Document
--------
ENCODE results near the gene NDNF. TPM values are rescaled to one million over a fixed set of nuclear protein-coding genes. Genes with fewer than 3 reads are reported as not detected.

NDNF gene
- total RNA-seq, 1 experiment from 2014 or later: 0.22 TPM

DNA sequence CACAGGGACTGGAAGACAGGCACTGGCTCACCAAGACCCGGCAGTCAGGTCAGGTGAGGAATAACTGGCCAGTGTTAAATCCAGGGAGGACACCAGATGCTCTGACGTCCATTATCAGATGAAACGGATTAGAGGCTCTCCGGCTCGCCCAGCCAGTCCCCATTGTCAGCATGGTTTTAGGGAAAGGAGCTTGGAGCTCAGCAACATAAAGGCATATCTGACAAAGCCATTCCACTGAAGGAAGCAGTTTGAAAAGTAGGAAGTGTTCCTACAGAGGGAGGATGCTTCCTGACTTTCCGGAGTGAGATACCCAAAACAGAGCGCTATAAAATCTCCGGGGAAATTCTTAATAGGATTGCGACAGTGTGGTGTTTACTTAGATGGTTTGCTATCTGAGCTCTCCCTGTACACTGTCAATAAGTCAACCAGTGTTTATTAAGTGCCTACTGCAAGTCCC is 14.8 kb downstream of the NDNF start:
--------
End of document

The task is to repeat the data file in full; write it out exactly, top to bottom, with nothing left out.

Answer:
ENCODE results near the gene NDNF. TPM values are rescaled to one million over a fixed set of nuclear protein-coding genes. Genes with fewer than 3 reads are reported as not detected.

NDNF gene
- total RNA-seq, 1 experiment from 2014 or later: 0.22 TPM

DNA sequence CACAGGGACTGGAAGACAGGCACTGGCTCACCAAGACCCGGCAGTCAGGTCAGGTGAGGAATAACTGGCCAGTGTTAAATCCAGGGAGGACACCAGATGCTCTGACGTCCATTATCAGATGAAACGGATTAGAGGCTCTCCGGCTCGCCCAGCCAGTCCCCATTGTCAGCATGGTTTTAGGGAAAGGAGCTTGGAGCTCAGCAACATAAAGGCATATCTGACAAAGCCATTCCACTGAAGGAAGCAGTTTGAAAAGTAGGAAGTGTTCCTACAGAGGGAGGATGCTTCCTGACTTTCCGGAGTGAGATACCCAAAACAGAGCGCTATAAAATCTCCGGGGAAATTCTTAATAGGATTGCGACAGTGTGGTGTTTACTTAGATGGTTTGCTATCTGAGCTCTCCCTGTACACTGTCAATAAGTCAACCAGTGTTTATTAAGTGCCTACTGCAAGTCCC is 14.8 kb downstream of the NDNF start: